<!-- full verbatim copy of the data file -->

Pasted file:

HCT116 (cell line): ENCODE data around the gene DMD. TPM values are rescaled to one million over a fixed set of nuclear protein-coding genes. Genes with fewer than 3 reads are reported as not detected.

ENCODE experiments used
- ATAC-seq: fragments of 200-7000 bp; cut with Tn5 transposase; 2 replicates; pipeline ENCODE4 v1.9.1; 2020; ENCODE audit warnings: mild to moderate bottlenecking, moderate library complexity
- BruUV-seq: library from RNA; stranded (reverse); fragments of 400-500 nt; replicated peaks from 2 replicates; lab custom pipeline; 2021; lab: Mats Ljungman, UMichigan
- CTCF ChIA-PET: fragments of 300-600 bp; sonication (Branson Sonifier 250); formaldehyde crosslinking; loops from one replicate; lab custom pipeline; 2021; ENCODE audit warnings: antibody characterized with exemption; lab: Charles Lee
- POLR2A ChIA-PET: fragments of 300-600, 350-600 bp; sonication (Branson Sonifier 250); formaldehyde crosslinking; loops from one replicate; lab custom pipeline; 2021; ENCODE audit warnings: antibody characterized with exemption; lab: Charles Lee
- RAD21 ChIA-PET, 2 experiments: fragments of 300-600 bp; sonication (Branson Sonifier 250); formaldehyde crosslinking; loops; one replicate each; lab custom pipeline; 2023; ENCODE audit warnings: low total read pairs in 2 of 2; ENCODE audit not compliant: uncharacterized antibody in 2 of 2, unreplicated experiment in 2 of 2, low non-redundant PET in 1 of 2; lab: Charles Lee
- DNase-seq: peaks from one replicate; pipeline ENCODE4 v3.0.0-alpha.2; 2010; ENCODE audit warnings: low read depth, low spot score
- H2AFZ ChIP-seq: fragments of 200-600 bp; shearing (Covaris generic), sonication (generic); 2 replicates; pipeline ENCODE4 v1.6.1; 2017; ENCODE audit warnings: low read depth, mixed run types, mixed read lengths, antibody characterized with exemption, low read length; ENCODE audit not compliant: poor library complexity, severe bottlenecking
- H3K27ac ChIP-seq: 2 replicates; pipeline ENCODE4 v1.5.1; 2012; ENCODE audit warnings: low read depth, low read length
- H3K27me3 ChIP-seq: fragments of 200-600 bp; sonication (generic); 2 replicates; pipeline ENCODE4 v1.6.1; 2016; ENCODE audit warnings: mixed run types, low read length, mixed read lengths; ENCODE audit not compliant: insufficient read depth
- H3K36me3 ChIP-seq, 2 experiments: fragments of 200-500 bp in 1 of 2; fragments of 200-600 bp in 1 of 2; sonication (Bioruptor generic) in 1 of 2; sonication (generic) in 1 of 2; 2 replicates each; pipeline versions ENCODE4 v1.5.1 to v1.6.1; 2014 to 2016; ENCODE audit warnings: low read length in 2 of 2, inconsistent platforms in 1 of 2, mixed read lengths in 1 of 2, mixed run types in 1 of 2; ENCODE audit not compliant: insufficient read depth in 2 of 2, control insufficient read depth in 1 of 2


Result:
HCT116 (cell line): ENCODE data around the gene DMD. TPM values are rescaled to one million over a fixed set of nuclear protein-coding genes. Genes with fewer than 3 reads are reported as not detected.

ENCODE experiments used
- ATAC-seq: fragments of 200-7000 bp; cut with Tn5 transposase; 2 replicates; pipeline ENCODE4 v1.9.1; 2020; ENCODE audit warnings: mild to moderate bottlenecking, moderate library complexity
- BruUV-seq: library from RNA; stranded (reverse); fragments of 400-500 nt; replicated peaks from 2 replicates; lab custom pipeline; 2021; lab: Mats Ljungman, UMichigan
- CTCF ChIA-PET: fragments of 300-600 bp; sonication (Branson Sonifier 250); formaldehyde crosslinking; loops from one replicate; lab custom pipeline; 2021; ENCODE audit warnings: antibody characterized with exemption; lab: Charles Lee
- POLR2A ChIA-PET: fragments of 300-600, 350-600 bp; sonication (Branson Sonifier 250); formaldehyde crosslinking; loops from one replicate; lab custom pipeline; 2021; ENCODE audit warnings: antibody characterized with exemption; lab: Charles Lee
- RAD21 ChIA-PET, 2 experiments: fragments of 300-600 bp; sonication (Branson Sonifier 250); formaldehyde crosslinking; loops; one replicate each; lab custom pipeline; 2023; ENCODE audit warnings: low total read pairs in 2 of 2; ENCODE audit not compliant: uncharacterized antibody in 2 of 2, unreplicated experiment in 2 of 2, low non-redundant PET in 1 of 2; lab: Charles Lee
- DNase-seq: peaks from one replicate; pipeline ENCODE4 v3.0.0-alpha.2; 2010; ENCODE audit warnings: low read depth, low spot score
- H2AFZ ChIP-seq: fragments of 200-600 bp; shearing (Covaris generic), sonication (generic); 2 replicates; pipeline ENCODE4 v1.6.1; 2017; ENCODE audit warnings: low read depth, mixed run types, mixed read lengths, antibody characterized with exemption, low read length; ENCODE audit not compliant: poor library complexity, severe bottlenecking
- H3K27ac ChIP-seq: 2 replicates; pipeline ENCODE4 v1.5.1; 2012; ENCODE audit warnings: low read depth, low read length
- H3K27me3 ChIP-seq: fragments of 200-600 bp; sonication (generic); 2 replicates; pipeline ENCODE4 v1.6.1; 2016; ENCODE audit warnings: mixed run types, low read length, mixed read lengths; ENCODE audit not compliant: insufficient read depth
- H3K36me3 ChIP-seq, 2 experiments: fragments of 200-500 bp in 1 of 2; fragments of 200-600 bp in 1 of 2; sonication (Bioruptor generic) in 1 of 2; sonication (generic) in 1 of 2; 2 replicates each; pipeline versions ENCODE4 v1.5.1 to v1.6.1; 2014 to 2016; ENCODE audit warnings: low read length in 2 of 2, inconsistent platforms in 1 of 2, mixed read lengths in 1 of 2, mixed run types in 1 of 2; ENCODE audit not compliant: insufficient read depth in 2 of 2, control insufficient read depth in 1 of 2